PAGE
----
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Ronnie van Hout's Ersatz (Sick Child) waiting patiently to be installed, in front of Shane Cotton's Untitled (Head) 3-5.

Ronnie van Hout's Ersatz (Sick Child) waiting patiently to be installed, in front of Shane Cotton's Untitled (Head) 3-5.

Your Hotel Brain

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This week we've been installing a new collection exhibition, Your Hotel Brain. It replaces curator Ken Hall's elegant meditation on architecture and memory, Above Ground, in the contemporary collection galleries.

I borrowed the title of the exhibition from Don de Lillo's epic novel of the 1990s, Underworld, inspired by Tony de Lautour's five-metre long painting, Underworld 2. It refers to the way that countless images and pieces of information float through your mind without context, everything equivalent, everything happening all at once, and each clamouring for attention. Some things pass through quickly and are never seen again; others check in for a long stay.

I thought that the 'hotel brain' could be a useful metaphor for the way that information is all too often detached from its context in the digital age, and might also gesture towards the atomisation of history that first began to be registered in the 1990s.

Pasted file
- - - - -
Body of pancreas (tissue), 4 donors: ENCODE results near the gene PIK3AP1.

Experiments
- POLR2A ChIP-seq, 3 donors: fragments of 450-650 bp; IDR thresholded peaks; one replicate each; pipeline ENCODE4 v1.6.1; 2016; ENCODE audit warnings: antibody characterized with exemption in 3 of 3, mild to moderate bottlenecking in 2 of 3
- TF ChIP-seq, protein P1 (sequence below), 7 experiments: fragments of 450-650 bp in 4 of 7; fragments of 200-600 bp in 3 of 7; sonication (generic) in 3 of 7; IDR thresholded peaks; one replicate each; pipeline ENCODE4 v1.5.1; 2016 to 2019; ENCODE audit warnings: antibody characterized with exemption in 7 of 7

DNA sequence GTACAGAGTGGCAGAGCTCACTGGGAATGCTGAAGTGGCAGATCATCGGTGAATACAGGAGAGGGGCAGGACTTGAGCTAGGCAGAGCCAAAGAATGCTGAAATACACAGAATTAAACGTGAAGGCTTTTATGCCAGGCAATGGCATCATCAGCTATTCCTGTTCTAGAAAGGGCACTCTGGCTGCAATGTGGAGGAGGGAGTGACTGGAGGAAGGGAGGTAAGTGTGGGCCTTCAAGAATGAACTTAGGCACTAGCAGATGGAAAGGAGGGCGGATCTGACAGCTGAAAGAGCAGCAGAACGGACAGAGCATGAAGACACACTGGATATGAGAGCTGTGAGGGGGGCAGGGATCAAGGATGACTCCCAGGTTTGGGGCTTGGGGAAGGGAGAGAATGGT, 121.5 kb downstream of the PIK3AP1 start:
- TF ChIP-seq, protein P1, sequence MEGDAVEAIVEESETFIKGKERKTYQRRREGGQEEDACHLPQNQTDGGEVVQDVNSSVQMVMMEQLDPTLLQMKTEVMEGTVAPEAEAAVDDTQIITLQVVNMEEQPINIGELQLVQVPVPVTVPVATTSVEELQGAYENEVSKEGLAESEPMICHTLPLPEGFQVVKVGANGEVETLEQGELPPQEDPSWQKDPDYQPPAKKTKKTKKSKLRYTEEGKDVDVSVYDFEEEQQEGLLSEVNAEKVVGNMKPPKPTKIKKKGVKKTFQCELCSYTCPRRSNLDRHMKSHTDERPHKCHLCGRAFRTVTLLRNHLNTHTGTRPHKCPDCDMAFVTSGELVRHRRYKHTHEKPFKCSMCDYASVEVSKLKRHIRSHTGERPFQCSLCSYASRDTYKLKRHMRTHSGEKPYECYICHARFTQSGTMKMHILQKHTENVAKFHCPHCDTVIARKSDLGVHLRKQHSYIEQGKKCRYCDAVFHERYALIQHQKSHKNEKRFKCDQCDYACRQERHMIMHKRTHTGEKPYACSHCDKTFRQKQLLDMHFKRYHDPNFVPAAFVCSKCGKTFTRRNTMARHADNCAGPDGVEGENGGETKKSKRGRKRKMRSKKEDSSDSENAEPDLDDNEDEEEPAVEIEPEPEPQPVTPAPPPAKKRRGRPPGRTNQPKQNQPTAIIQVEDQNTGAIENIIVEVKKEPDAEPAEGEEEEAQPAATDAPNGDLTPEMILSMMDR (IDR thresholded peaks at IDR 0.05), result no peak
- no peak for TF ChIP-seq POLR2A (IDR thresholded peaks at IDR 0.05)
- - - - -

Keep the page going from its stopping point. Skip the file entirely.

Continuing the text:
Your Hotel Brain brings together some key works from the contemporary collection. It focuses on the cohort of New Zealand artists who came to national—and in some cases international—prominence in the 90s. The earliest work in the exhibition is Margaret Dawson's photograph Marg H.L. Persona (1987); the most recent work is Fiona Pardington's Believe (2015). Identity politics, unreliable autobiographies and interest in a broad spectrum of visual culture—in which Black Sabbath’s music, prison tattoos and NZ's no-smoking legislation are as likely to be a source for making art as anything else—are common themes among the works. 

Installing Peter Robinson's Mission Statement.

Installing Peter Robinson's Mission Statement.

While several works are new acquisitions that are being exhibited at the Gallery for the first time, others feel like old friends. And one work is both at once. We acquired Bill Hammond's Volcano Flag (1994) last year. It hung at Lyttelton’s Volcano Café (later the Lava Bar) for about fifteen years until the building was demolished following the Christchurch earthquakes of 2010–11. It's an important work both in national art history, and local social history.